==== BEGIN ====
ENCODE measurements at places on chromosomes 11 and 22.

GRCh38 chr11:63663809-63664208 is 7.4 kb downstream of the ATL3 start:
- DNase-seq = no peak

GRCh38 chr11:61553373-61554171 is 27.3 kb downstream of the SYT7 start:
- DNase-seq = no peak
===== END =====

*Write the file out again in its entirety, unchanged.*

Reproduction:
ENCODE measurements at places on chromosomes 11 and 22.

GRCh38 chr11:63663809-63664208 is 7.4 kb downstream of the ATL3 start:
- DNase-seq = no peak

GRCh38 chr11:61553373-61554171 is 27.3 kb downstream of the SYT7 start:
- DNase-seq = no peak